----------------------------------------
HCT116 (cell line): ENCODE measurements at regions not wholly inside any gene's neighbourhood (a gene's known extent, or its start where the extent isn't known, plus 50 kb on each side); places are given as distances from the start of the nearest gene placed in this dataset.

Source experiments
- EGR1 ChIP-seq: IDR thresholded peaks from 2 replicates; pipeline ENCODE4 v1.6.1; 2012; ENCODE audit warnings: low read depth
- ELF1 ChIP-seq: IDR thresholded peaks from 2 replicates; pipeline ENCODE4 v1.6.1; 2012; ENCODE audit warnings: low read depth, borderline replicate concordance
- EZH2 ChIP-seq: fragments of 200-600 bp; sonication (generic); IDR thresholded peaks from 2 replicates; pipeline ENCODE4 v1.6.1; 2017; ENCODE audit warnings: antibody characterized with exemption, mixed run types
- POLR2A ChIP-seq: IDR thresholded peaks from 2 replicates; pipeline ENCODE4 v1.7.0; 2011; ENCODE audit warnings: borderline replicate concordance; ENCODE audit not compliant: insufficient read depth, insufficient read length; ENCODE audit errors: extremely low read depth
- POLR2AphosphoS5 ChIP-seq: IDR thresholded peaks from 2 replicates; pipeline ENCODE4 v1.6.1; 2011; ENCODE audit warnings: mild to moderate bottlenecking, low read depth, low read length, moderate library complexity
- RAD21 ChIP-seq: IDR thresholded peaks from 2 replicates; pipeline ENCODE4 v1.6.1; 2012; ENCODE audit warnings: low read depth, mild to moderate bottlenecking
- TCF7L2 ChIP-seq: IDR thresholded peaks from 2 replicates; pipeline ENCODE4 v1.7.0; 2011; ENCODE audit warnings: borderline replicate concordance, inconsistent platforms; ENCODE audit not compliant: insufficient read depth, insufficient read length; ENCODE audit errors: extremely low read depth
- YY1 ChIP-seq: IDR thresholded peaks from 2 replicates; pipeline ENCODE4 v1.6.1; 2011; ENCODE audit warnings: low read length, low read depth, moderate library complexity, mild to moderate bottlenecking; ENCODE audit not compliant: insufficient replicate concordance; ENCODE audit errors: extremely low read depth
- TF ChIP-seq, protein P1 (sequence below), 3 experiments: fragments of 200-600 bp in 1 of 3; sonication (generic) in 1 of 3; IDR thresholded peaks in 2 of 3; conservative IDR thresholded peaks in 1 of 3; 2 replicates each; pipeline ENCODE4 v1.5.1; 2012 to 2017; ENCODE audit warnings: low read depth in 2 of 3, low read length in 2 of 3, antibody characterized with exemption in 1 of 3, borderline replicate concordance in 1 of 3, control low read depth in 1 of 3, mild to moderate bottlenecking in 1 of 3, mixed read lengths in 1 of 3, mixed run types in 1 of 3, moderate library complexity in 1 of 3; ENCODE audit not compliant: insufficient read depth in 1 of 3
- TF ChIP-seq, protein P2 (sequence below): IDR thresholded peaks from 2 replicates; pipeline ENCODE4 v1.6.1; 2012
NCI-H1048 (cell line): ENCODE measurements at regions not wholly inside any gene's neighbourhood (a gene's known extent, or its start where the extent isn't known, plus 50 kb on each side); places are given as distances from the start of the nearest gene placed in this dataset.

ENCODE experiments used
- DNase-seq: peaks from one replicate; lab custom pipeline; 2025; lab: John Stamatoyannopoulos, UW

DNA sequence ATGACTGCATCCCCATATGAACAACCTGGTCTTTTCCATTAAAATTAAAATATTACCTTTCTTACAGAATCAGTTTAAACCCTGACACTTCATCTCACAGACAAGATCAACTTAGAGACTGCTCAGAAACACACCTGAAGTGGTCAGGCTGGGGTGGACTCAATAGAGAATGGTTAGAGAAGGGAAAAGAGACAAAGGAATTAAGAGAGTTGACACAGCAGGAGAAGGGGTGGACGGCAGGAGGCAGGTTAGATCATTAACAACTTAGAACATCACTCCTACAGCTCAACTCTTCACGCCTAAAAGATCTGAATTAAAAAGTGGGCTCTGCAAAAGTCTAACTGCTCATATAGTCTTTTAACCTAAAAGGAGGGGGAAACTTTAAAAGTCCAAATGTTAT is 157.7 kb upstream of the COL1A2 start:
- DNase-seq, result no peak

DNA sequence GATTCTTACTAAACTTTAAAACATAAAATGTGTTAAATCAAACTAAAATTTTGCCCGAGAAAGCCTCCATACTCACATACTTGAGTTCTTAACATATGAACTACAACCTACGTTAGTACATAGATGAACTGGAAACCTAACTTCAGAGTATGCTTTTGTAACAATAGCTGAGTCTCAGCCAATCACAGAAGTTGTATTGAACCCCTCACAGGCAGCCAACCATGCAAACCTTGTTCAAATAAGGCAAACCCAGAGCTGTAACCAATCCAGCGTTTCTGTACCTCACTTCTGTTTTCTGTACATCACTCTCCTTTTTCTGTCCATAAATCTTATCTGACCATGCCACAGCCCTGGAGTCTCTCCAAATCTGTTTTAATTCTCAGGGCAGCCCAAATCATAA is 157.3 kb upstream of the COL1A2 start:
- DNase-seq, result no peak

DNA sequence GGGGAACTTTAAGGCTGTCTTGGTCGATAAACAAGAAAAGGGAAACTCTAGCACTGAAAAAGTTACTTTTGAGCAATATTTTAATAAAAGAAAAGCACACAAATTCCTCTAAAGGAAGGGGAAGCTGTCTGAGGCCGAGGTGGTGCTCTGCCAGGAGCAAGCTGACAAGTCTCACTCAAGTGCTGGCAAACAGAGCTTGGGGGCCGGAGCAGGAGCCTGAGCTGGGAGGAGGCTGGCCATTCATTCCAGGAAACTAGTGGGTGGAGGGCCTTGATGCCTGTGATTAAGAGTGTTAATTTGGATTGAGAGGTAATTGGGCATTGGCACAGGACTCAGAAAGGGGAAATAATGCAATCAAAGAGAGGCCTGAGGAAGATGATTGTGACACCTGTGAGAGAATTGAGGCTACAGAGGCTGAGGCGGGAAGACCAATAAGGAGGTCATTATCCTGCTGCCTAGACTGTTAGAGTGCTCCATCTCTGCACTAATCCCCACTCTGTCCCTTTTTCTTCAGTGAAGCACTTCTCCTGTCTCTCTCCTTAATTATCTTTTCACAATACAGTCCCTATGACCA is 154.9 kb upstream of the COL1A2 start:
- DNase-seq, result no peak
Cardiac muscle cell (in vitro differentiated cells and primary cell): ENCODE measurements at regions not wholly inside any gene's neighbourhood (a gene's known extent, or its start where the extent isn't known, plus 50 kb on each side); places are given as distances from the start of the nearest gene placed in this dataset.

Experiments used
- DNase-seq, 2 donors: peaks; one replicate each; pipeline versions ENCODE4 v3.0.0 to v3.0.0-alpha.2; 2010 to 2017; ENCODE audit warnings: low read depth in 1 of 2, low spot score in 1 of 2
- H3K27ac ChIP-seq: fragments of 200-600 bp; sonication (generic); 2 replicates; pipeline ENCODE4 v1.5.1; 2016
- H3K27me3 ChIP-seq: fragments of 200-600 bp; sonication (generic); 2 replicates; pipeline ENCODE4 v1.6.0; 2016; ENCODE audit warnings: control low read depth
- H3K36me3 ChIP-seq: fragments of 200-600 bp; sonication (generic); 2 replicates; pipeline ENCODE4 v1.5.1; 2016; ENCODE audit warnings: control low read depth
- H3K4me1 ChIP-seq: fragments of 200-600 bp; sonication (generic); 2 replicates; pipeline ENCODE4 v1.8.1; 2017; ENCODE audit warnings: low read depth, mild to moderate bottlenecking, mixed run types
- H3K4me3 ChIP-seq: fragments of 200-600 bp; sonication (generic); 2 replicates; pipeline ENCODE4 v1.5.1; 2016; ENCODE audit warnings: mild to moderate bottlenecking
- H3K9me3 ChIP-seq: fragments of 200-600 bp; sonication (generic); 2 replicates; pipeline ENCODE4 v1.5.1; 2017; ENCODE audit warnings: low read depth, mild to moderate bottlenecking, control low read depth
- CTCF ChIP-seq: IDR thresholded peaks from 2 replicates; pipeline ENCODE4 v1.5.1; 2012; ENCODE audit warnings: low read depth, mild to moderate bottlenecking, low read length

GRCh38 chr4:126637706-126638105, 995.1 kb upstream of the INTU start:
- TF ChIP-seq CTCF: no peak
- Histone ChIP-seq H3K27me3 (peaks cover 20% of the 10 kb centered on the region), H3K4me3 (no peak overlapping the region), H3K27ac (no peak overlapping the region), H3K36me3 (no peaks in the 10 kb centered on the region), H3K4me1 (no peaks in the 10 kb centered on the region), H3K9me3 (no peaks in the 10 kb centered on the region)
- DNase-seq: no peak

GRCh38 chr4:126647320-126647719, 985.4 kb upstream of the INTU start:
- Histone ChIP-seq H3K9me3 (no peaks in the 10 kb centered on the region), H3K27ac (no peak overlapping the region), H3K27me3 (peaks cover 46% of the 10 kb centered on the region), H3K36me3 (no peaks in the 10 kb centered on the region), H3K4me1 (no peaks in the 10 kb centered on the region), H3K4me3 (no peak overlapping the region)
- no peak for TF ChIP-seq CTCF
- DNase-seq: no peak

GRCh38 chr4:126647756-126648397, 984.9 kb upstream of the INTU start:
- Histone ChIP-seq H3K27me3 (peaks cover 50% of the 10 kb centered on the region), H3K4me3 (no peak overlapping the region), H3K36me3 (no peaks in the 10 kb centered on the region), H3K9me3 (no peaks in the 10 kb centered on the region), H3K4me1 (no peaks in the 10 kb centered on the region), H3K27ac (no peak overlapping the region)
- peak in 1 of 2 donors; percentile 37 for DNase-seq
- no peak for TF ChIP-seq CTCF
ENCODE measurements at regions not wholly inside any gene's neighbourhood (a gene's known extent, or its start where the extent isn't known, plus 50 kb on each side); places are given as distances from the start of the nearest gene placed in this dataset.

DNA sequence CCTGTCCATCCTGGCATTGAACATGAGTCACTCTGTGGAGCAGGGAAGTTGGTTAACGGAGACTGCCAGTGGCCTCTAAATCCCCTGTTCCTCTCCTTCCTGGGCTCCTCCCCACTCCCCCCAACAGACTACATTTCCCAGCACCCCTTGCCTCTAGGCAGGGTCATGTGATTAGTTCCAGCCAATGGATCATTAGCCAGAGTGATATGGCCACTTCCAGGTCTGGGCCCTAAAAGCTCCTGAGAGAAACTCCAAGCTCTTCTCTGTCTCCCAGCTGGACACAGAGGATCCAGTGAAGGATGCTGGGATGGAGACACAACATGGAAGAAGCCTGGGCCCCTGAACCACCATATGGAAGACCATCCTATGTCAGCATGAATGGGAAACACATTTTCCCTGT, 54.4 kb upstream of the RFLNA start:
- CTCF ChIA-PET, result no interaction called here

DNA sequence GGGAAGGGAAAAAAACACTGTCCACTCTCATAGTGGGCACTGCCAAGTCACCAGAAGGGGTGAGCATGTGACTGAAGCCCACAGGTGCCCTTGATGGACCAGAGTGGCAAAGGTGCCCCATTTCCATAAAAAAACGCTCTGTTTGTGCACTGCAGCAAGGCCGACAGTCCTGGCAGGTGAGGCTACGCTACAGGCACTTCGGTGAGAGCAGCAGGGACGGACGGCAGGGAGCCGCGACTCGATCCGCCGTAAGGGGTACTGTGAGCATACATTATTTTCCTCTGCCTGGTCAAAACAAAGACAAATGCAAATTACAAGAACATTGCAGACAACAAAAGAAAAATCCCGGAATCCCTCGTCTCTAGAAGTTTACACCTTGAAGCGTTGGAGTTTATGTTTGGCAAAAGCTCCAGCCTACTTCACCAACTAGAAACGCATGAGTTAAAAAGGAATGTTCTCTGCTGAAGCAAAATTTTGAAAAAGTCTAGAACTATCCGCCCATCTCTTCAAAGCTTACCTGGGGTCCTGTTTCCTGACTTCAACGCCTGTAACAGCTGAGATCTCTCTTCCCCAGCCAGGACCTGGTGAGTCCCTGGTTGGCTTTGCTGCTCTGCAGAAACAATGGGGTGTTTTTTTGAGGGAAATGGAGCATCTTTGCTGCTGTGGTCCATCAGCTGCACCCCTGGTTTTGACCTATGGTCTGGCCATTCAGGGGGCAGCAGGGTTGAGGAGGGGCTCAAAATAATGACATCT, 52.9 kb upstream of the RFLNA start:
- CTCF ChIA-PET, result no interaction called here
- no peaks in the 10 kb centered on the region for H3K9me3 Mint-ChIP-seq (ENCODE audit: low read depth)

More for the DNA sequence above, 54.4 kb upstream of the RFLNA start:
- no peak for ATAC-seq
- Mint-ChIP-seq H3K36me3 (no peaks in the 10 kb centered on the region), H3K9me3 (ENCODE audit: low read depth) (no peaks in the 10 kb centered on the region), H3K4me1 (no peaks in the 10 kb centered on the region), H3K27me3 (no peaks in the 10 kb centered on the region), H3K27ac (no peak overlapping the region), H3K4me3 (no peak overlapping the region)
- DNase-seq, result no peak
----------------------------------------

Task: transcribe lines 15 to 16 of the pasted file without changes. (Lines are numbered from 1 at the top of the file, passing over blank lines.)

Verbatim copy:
- DNase-seq: peaks from one replicate; lab custom pipeline; 2025; lab: John Stamatoyannopoulos, UW

DNA sequence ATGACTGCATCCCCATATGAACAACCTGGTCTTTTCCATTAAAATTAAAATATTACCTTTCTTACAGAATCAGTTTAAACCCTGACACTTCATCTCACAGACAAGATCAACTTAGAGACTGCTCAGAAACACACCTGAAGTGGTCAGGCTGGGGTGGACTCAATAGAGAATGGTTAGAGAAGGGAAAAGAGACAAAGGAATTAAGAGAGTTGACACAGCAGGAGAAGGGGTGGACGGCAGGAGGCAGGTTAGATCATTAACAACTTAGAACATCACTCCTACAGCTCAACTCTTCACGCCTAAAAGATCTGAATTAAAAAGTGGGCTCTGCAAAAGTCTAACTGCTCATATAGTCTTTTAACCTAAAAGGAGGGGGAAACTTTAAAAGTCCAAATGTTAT is 157.7 kb upstream of the COL1A2 start: